Shhhh (2018) starring James Henderson, Tiana Cara and Peter Stickles. Directed by Jason Rutherford.
I haven’t been to the cinema since 2007. If there’s one thing I hate more than the general public, it’s the general public in a cinema. Annoying teenagers who can’t shut the fuck up, people on the spectrum who don’t realize crunching their way through a huge bag of Doritos is so fucking annoying for everyone else, cell phones constantly delivering an endless fucking barrage of notifications, people getting up to use the bathroom, people coughing, people sneezing, people clearing their throats, people kicking the back of your seat (whether by accident or not), people returning from the bathroom, people who show up late, people who show up late and ask their friends what they’ve missed – FUCK! Just people, basically.
When I heard about Shhhh! It spoke to me immediately. A guy and his mother enjoy going to their local cinema on an almost nightly basis and of course, the pair’s viewing is plagued by the aforementioned problems. The good news is, most of those people wind up dead the next day (including a heavily pregnant woman in one of the greatest forced-baby-removal scenes since, well since I don’t know what).
And so we enter the world of Harris, a guy who works in a video store and is working on his screenplay. Harris is also troubled by dreams of his abusive father which cause him to pee his pants. Harris meets a girl who seems way too interested in Harris and it’s revealed she too is a fellow aspiring screenwriter.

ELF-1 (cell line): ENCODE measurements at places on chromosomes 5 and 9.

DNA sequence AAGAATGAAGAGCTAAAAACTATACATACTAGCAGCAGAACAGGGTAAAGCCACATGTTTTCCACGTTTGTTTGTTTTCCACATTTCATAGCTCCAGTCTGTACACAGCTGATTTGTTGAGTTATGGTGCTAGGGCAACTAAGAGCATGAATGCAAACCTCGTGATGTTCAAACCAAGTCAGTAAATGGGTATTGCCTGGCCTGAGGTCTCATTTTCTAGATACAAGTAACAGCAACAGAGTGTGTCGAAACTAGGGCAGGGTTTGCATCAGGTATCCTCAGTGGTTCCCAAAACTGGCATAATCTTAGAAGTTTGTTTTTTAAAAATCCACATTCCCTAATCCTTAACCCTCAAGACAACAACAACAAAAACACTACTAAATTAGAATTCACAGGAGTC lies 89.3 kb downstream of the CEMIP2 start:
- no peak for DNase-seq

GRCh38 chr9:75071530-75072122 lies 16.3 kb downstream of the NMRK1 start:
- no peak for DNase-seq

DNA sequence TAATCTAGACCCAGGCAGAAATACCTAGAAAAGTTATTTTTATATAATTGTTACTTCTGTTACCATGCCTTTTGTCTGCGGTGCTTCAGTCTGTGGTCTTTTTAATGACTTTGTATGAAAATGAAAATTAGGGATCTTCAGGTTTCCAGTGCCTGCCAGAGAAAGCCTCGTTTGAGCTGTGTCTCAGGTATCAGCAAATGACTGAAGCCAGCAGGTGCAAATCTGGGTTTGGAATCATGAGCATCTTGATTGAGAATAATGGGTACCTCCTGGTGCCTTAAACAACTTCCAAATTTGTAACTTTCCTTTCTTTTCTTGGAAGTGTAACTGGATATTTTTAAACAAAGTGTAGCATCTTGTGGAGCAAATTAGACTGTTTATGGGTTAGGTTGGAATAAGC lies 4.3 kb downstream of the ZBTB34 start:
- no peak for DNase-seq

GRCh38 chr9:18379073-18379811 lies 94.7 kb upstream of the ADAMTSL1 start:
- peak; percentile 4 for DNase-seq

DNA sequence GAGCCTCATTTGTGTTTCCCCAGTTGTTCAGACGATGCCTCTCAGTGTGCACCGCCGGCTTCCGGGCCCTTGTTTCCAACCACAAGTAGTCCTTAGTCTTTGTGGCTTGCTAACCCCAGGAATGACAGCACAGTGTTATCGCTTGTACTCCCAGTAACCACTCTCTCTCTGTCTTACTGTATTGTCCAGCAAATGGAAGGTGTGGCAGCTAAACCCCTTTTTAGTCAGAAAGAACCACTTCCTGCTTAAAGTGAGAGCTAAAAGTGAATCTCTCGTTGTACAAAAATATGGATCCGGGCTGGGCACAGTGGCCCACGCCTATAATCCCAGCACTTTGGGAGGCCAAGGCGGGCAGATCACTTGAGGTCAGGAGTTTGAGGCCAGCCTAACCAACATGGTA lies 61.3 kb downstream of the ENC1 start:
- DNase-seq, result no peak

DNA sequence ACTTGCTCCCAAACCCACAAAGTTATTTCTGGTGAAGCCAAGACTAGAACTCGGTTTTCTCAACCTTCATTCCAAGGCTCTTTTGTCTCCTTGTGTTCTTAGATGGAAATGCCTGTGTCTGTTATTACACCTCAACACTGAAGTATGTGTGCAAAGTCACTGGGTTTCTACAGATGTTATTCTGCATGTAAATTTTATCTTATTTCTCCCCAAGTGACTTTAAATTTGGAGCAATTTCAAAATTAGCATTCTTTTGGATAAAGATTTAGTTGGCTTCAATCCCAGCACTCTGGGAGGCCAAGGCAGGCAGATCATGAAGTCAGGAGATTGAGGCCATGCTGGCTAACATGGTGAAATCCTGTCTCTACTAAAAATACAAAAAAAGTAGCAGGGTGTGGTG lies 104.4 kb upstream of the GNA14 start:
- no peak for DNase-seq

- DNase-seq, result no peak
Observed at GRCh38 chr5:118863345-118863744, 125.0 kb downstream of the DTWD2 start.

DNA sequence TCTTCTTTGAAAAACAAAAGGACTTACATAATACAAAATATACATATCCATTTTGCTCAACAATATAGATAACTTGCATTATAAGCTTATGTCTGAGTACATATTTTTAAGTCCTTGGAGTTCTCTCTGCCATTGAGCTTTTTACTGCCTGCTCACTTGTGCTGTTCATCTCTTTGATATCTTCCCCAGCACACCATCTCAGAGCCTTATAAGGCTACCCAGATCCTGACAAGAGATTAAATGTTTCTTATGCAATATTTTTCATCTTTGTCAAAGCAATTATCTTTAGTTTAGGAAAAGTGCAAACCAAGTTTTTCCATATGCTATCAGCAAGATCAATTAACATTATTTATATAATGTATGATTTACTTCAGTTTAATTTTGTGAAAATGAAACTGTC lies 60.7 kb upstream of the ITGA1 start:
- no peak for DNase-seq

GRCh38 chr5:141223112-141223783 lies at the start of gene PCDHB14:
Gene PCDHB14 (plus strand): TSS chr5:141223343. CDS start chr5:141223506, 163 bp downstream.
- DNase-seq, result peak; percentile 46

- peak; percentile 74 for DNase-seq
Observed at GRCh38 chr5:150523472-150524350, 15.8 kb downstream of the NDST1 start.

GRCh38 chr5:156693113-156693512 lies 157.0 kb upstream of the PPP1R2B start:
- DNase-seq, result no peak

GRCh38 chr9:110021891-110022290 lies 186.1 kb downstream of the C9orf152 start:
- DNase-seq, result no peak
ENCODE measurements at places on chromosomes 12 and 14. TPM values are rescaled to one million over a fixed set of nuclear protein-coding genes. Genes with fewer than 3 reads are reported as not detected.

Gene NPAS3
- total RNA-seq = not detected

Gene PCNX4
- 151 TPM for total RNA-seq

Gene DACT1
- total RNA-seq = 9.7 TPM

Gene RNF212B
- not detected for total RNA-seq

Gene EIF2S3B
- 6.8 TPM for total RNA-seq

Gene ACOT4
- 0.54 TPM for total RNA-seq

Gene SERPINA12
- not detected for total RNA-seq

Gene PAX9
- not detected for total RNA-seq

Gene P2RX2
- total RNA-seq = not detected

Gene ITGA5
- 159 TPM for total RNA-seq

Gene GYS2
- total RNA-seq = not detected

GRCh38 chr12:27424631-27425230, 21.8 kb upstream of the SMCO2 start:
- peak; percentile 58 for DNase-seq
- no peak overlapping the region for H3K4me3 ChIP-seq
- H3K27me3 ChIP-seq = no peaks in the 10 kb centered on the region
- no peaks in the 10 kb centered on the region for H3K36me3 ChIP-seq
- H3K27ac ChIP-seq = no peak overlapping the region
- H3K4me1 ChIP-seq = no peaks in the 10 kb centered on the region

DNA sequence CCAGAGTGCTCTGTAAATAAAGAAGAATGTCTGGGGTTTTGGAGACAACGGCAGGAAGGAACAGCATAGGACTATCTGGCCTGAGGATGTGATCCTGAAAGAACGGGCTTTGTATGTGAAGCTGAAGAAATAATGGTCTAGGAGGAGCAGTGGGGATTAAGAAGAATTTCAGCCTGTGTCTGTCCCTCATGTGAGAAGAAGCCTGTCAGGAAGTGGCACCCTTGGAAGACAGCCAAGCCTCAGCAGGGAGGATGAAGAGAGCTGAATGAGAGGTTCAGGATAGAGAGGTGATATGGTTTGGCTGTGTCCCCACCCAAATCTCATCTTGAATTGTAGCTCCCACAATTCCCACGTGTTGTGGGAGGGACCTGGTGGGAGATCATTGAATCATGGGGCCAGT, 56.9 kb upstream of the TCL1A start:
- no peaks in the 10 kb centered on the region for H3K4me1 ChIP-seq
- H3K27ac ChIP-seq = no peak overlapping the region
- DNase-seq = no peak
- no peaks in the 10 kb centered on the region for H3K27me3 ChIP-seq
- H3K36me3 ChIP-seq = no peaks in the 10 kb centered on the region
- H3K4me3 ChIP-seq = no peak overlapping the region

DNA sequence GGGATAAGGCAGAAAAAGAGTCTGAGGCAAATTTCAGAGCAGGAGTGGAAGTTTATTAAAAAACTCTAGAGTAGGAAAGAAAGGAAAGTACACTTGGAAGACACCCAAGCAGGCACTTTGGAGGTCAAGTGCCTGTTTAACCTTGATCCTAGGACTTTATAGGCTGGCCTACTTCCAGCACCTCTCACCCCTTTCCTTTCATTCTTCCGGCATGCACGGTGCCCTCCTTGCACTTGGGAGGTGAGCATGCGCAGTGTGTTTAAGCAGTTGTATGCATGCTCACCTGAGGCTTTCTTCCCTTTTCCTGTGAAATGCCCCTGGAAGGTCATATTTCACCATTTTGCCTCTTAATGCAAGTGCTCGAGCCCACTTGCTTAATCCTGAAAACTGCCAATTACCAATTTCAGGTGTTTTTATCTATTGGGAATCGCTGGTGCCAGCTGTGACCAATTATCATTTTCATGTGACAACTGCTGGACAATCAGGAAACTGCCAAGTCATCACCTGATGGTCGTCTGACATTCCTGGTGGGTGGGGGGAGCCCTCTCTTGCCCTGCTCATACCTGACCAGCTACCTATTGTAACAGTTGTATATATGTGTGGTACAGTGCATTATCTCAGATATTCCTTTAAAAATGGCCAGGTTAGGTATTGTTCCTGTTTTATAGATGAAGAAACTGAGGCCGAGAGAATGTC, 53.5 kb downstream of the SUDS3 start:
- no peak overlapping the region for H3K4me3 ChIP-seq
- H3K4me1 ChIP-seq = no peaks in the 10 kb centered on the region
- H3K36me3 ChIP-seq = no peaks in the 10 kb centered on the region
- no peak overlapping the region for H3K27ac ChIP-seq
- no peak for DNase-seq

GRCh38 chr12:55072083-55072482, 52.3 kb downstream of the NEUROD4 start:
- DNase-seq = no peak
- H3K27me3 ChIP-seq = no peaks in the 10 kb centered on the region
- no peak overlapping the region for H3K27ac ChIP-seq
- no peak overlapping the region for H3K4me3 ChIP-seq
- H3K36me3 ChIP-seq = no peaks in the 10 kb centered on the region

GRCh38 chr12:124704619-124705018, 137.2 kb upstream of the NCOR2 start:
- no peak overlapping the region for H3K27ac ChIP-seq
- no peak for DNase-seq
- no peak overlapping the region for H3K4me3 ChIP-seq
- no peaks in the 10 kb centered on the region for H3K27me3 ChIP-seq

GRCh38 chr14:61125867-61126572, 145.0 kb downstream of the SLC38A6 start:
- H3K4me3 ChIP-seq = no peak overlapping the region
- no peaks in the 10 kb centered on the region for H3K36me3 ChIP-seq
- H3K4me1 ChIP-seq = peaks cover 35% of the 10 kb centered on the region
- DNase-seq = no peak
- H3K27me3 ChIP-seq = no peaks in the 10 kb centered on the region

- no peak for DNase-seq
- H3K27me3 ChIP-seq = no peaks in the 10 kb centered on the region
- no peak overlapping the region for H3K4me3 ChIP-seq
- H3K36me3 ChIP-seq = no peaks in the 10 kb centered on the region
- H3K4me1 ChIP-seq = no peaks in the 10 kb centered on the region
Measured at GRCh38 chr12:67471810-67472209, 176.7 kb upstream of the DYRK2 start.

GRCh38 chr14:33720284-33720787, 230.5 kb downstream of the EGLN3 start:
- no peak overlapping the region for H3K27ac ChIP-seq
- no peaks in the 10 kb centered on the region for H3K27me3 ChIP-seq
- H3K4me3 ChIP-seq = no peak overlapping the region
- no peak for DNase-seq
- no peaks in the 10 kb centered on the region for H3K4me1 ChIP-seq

Well, the film basically follows Harris on his trips to the cinema, either with his mom or the girl (simply known as ‘neighbour’). Of course every time his enjoyment of the film is ruined in one fashion or another, only for the next scene to be of the offending person being dispatched in a gruesome way. Well sooner or later, Harris starts to doubt his sanity and questions whether he himself is actually involved in the murders.
Also included in the story are a pair of rather unconvincing detectives on the case of the murders, throw in a subplot involving a stolen screenplay and that’s pretty much it. Harris is a weird, but likeable character who basically lives out the fantasies of every cinema goer who has had their film experience spoiled by people who lack, as the film puts it, theatre etiquette.
The film is low budget, the acting isn’t great and the story (especially the ‘twist’ at the end) isn’t the most original, but goddammit, for some reason I liked this movie plus there’s a short appearance by Lloyd Kaufman so that’s enough for me. It’s just weird. In one scene the detectives are interviewing a former babysitter of one of the victims (Why? The victim was in her twenties.) who for no apparent reason, has full Freddy Krueger burns. As soft, emotional, Twin Peaks type music plays in the background, the babysitter rocks back and forth screaming, ‘No! No! No!’ until one of the detectives snaps, ‘Shut the fuck up!’ ending the scene abruptly. As I said, the film is weird.
This is one of those strange, low budget movies like Bad Milo that sits in your collection because, despite its acting and budgetary limitations, you just like it.
Steve Barnard lurks in the Stygian swamps of South America. He divides his time between scouring ancient jungles for the lost City of the Monkey Children and watching horror movies. Literally any horror movie he can get his hands on. Especially Japanese ones.